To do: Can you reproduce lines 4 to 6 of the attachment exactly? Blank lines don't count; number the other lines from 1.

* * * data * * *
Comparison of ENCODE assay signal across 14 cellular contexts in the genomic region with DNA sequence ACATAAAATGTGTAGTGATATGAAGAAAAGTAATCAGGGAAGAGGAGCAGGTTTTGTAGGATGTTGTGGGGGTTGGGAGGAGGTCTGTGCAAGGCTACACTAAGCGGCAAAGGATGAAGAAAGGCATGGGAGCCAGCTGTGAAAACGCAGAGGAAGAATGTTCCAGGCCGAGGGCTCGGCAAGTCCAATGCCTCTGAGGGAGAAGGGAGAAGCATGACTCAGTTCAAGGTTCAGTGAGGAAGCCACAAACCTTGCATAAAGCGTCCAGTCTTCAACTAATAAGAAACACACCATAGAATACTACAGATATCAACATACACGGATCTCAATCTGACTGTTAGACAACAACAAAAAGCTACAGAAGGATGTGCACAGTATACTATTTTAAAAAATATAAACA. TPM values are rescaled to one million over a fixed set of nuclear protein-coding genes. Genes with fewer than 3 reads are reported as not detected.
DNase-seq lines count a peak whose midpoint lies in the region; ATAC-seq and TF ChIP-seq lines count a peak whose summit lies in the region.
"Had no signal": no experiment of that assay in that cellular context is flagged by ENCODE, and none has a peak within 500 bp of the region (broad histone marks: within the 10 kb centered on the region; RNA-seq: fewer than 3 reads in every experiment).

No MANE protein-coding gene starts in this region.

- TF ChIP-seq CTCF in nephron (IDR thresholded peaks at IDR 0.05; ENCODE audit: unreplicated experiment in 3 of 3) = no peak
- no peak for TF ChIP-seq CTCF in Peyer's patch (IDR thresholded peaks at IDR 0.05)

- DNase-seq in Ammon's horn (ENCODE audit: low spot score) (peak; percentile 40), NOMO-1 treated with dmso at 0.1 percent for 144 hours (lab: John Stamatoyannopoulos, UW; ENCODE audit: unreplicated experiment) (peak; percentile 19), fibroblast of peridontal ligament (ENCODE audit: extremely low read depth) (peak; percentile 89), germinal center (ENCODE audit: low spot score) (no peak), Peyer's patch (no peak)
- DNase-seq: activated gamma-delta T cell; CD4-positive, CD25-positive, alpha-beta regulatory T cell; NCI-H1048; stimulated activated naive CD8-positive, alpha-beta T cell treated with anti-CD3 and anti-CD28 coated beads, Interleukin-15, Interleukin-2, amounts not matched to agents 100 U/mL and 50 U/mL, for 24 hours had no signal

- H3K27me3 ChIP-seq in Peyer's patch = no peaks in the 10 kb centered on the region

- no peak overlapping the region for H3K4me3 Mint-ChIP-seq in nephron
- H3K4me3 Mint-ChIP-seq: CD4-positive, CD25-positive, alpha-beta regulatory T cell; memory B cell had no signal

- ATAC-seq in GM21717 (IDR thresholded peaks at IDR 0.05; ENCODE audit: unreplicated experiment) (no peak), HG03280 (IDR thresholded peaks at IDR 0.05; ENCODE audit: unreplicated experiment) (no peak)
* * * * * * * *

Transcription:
No MANE protein-coding gene starts in this region.

- TF ChIP-seq CTCF in nephron (IDR thresholded peaks at IDR 0.05; ENCODE audit: unreplicated experiment in 3 of 3) = no peak
- no peak for TF ChIP-seq CTCF in Peyer's patch (IDR thresholded peaks at IDR 0.05)